Charlotte, N.C. metropolitan area
2000 Population: 1.34 million
2009 Population: 1.74 million
Percent growth 2000-2009: 30.2 percent In 1981, North Carolina National Bank, a small chain of banks based in Charlotte, opened its first branch in Florida, and with that, interstate banking was born. Today, that bank is known as Bank of America, and its headquarters are still in Charlotte, the nation’s second-largest banking city (after New York). Charlotte’s growth took a hit during the recession, but with companies such as Wells Fargo, Siemens, and BFGoodrich tires headquartering or holding major operations in the city, it has resumed growing at one of the fastest rates in the country. “It’s like we had to take one step back and now we’re going back to taking two steps forward,” says assistant city manager Jim Schumacher.
Atlanta metropolitan area
2000 Population: 4.28 million
2009 Population: 5.47 million
Percent growth 2000-2009: 27.8 percent Atlanta’s metro area grew more than any other city’s during the 2000s, gaining about one million people to push its population to 5.2 million. Atlanta’s city limits also saw huge growth, and both the city and region are popular places for corporate headquarters. The Peachtree City’s low taxes, cheap office space, and temperate climate have led companies like Home Depot, CNN, and Delta to call Atlanta home. The federal Centers for Disease Control are also Atlanta-based, which has contributed to Atlanta’s growth. “Since 2001, there has been a huge investment in defending the country from biological attacks,” says Peter Aman, Atlanta’s Chief Operating Officer.
Riverside-San Bernardino, Calif. metropolitan area
2000 Population: 3.27 million
2009 Population: 4.14 million
Percent growth 2000-2009: 26.4 percent Inexpensive land and a location between Los Angeles, Las Vegas, and Phoenix made the “Inland Empire”—located about 60 miles east of Los Angeles—a popular area for industrial and residential development. But the recession caused foreclosures and industrial vacancies to skyrocket—by the end of 2008, the city had a 12.4 percent vacancy rate. Toyota, Whirlpool, and grocery giant Kroger Co. have distribution centers there, and it continues to grow as more Hispanics and Asians move to the area. Educational achievement remains a problem; one-in-four adults doesn’t have a high school degree, and median wages are among the lowest of any metropolitan area.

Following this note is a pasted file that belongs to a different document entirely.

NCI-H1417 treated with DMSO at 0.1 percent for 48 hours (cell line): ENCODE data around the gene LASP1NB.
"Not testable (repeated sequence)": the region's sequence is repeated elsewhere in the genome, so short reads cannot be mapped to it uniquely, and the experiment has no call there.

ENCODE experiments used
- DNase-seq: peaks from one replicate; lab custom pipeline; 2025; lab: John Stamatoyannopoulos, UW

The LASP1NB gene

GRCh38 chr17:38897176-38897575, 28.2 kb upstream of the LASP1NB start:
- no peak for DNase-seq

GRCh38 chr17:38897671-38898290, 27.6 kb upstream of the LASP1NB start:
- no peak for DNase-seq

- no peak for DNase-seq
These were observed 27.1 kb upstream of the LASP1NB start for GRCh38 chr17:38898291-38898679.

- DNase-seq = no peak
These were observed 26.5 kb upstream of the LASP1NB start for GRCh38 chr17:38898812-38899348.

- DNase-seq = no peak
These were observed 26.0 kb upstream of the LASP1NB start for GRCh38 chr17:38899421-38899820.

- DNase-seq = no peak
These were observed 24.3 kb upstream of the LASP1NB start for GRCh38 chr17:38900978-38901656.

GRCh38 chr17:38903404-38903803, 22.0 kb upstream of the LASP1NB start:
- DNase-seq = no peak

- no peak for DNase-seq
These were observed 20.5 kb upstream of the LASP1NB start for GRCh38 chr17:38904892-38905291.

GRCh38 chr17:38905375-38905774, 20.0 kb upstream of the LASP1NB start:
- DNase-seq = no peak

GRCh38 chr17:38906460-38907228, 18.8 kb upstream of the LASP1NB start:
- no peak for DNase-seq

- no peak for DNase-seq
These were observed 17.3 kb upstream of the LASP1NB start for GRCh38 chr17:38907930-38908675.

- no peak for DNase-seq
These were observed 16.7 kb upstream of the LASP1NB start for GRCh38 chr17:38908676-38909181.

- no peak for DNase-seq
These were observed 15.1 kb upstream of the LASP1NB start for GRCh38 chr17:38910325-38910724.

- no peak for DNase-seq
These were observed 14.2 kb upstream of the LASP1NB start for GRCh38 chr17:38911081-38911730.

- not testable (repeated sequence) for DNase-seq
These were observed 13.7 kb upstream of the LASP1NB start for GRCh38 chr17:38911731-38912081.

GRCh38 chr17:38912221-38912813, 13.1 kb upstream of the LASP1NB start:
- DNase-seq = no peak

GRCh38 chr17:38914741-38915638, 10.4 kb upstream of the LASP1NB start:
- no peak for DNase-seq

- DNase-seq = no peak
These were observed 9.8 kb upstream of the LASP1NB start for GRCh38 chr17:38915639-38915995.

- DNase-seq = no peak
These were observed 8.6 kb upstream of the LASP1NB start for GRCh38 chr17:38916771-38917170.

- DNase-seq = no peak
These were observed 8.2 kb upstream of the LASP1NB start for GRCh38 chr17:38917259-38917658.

Orlando metropolitan area
2000 Population: 1.65 million
2009 Population: 2.1 million
Percent growth 2000-2009: 25.7 percent Florida is often seen as a place to retire, but Orlando is one of the younger cities in the state—just 13 percent of Orlando’s population is made up of people 65 and older. The city and surrounding metropolitan area spurred much of Florida’s growth. Natural birth and immigration led the population increase; many longtime residents are moving out of the city. With nearby Disney World, Orlando is always one of the country’s major tourism spots, and Disney is one of the area’s largest employers. Lockheed Martin and Siemens AG also have large facilities in the area.
2000 Population: 5.2 million
2009 Population: 6.4 million
Percent growth 2000-2009: 24 percent The Dallas-Ft. Worth metroplex continues to grow even amidst a recession. Its spot in the middle of the country makes it an easy plane ride from either coast, which is why many companies decide to put their headquarters there. Firms such as American Airlines, Lockheed Martin, Citigroup, and AT&T all have major operations in Dallas, which Mike Rosa of the Dallas Regional Chamber says helped insulate the city from the recession. “When there’s an economic shock that hits one industry, we’ve got other sectors that are doing fine or growing, so we’re buffered economically,” he says. Over the past few years, the metroplex has been adding about 100,000 people per year as companies such as AT&T, Hostess, and Comerica Bank have moved their headquarters to the area.